GES Colloquium | Lisa M. Rasmussen – What WWII Scabies Experiments Teach Us About Unregulated Research
Governing evolution – A socioecological comparison of resistance management for Bt crops
Zachary Brown, March 21, 2019 | Cooperative management of pest susceptibility to transgenic Bacillus thuringiensis (Bt) crops is pursued worldwide in a variety of forms and to varying degrees of success depending on context. We examine this context using a comparative socioecological analysis of resistance management in Australia, Brazil, India, and the United States. We find that a shared understanding of resistance risks among government regulators, growers, and other actors is critical for effective governance.
Curating Art and Science: Art’s Work in the Age of Biotechnology
Resurrecting the Sublime is a synthetic biology based artwork which presents the scents of extinct plants. A collaboration between synthetic biologist and designer Christina Agapakis, IFF supported olfactory researcher and artist Sissel Tolaas, and artist Daisy Ginsberg, the artwork is produced through a combination of techniques, materials, and ideas from art and biotechnology. This work will be installed as part of the Art’s Work in the Age of Biotechnology: Shaping Our Genetic Futures at the Gregg Museum of Art and Design in Raleigh, NC in the fall of 2019.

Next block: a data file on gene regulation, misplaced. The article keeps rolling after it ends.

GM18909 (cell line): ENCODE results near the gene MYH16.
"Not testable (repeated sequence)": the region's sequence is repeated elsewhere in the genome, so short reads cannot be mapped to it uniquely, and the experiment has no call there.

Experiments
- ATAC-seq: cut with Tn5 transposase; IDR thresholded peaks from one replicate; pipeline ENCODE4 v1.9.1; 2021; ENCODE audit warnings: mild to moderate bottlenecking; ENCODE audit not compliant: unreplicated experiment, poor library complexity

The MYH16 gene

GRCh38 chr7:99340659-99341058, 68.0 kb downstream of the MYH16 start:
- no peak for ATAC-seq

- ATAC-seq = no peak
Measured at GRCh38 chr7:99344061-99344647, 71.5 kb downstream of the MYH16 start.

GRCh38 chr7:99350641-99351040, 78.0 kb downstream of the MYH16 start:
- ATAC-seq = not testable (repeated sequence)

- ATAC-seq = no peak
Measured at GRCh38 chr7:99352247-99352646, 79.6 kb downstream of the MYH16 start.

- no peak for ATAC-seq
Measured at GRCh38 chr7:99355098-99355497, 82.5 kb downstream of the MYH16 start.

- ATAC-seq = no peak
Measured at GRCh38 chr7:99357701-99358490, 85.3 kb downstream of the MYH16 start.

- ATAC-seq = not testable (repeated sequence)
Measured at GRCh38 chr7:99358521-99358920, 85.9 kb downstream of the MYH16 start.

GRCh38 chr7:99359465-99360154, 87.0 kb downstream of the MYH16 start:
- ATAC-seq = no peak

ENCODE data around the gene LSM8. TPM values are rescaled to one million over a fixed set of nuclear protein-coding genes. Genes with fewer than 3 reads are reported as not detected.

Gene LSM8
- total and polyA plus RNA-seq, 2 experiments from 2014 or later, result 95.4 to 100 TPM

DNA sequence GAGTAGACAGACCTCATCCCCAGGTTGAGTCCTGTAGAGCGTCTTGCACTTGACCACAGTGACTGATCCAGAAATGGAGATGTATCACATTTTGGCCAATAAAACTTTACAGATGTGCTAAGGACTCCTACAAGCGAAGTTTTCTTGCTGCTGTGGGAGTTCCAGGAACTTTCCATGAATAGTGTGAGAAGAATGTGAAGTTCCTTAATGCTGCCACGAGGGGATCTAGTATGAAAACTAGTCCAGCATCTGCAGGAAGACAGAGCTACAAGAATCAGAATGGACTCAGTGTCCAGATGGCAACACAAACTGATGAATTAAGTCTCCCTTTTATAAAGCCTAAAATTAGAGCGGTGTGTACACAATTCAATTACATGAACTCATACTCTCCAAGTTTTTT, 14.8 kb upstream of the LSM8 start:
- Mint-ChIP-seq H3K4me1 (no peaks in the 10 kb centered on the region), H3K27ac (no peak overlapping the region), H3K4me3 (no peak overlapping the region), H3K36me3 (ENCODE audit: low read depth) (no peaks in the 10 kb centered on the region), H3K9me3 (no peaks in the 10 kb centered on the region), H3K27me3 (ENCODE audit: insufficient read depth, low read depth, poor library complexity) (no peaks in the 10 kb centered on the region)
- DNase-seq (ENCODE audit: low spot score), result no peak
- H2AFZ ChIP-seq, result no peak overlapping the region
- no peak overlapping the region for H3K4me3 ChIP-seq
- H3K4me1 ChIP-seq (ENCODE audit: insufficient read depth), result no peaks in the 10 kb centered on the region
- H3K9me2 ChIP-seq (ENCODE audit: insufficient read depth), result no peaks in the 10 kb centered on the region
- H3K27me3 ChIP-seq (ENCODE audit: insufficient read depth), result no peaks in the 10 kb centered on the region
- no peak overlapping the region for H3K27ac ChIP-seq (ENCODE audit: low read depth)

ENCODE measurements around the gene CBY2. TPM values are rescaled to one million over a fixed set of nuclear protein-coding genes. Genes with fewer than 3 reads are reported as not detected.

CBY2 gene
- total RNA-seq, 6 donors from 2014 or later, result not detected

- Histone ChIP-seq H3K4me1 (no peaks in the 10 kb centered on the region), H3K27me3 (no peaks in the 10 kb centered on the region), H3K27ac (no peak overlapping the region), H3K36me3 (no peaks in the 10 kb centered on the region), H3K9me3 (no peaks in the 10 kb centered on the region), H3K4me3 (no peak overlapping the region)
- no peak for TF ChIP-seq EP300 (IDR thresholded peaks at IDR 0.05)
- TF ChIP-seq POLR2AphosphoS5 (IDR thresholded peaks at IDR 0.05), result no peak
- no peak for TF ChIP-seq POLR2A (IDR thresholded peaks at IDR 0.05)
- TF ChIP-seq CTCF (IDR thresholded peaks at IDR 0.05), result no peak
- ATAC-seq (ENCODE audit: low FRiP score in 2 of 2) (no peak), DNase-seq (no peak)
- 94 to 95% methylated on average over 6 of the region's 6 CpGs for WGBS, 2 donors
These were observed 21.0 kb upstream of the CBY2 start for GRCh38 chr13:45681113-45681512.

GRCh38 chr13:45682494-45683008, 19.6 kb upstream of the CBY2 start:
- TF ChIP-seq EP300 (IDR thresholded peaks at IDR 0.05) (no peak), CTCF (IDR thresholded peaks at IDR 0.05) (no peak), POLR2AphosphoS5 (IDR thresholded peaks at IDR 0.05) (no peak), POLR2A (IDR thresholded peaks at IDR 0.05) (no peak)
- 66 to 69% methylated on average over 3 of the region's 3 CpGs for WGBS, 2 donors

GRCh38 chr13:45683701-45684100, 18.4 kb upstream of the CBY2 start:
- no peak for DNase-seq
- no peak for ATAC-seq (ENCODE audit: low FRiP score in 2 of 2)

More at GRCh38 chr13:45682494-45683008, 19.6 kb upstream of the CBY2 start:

Procedurally Robust Risk Assessment Framework for Novel Genetically Engineered Organisms and Gene Drives
Jennifer Kuzma, March 8, 2019 | This article reviews the current state of gene-editing regulation for crops, illuminating the ways in which technology developers are repeating practices that may lead to the public and ethical failures of the first generation genetically engineered crops, and argues that the contentious socio-political history of genetic engineering will repeat itself for gene editing if these continue.
The Genetic Engineering and Society (GES) Center at NC State University serves as an international hub of interdisciplinary research, engaged scholarship and inclusive dialogues surrounding opportunities and challenges associated with genetic engineering and society.
Positioned at the nexus of science and technology, the social sciences and humanities, the GES Center has taken a national and international lead in examining the technical, ethical, and societal dimensions of the products and impacts of biotechnology.